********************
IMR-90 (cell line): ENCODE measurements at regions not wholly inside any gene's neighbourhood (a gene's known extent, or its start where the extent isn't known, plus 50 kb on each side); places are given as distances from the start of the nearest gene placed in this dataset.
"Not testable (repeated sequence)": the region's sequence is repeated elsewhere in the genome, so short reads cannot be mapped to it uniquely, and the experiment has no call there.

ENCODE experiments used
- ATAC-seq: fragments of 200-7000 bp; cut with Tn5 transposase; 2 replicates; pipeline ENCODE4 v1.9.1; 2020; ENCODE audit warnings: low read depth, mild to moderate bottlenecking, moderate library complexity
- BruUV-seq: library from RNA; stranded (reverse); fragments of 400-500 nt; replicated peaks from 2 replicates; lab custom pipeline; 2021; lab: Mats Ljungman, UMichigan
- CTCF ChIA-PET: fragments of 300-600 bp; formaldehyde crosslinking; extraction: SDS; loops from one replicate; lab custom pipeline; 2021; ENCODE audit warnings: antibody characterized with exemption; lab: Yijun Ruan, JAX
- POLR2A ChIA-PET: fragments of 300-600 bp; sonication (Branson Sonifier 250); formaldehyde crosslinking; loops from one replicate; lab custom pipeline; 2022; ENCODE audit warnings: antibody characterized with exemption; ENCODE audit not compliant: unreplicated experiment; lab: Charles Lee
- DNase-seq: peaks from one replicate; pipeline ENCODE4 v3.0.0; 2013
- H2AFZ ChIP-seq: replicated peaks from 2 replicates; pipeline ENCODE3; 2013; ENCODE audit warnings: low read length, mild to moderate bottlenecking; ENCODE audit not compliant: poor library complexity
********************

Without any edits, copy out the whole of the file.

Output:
IMR-90 (cell line): ENCODE measurements at regions not wholly inside any gene's neighbourhood (a gene's known extent, or its start where the extent isn't known, plus 50 kb on each side); places are given as distances from the start of the nearest gene placed in this dataset.
"Not testable (repeated sequence)": the region's sequence is repeated elsewhere in the genome, so short reads cannot be mapped to it uniquely, and the experiment has no call there.

ENCODE experiments used
- ATAC-seq: fragments of 200-7000 bp; cut with Tn5 transposase; 2 replicates; pipeline ENCODE4 v1.9.1; 2020; ENCODE audit warnings: low read depth, mild to moderate bottlenecking, moderate library complexity
- BruUV-seq: library from RNA; stranded (reverse); fragments of 400-500 nt; replicated peaks from 2 replicates; lab custom pipeline; 2021; lab: Mats Ljungman, UMichigan
- CTCF ChIA-PET: fragments of 300-600 bp; formaldehyde crosslinking; extraction: SDS; loops from one replicate; lab custom pipeline; 2021; ENCODE audit warnings: antibody characterized with exemption; lab: Yijun Ruan, JAX
- POLR2A ChIA-PET: fragments of 300-600 bp; sonication (Branson Sonifier 250); formaldehyde crosslinking; loops from one replicate; lab custom pipeline; 2022; ENCODE audit warnings: antibody characterized with exemption; ENCODE audit not compliant: unreplicated experiment; lab: Charles Lee
- DNase-seq: peaks from one replicate; pipeline ENCODE4 v3.0.0; 2013
- H2AFZ ChIP-seq: replicated peaks from 2 replicates; pipeline ENCODE3; 2013; ENCODE audit warnings: low read length, mild to moderate bottlenecking; ENCODE audit not compliant: poor library complexity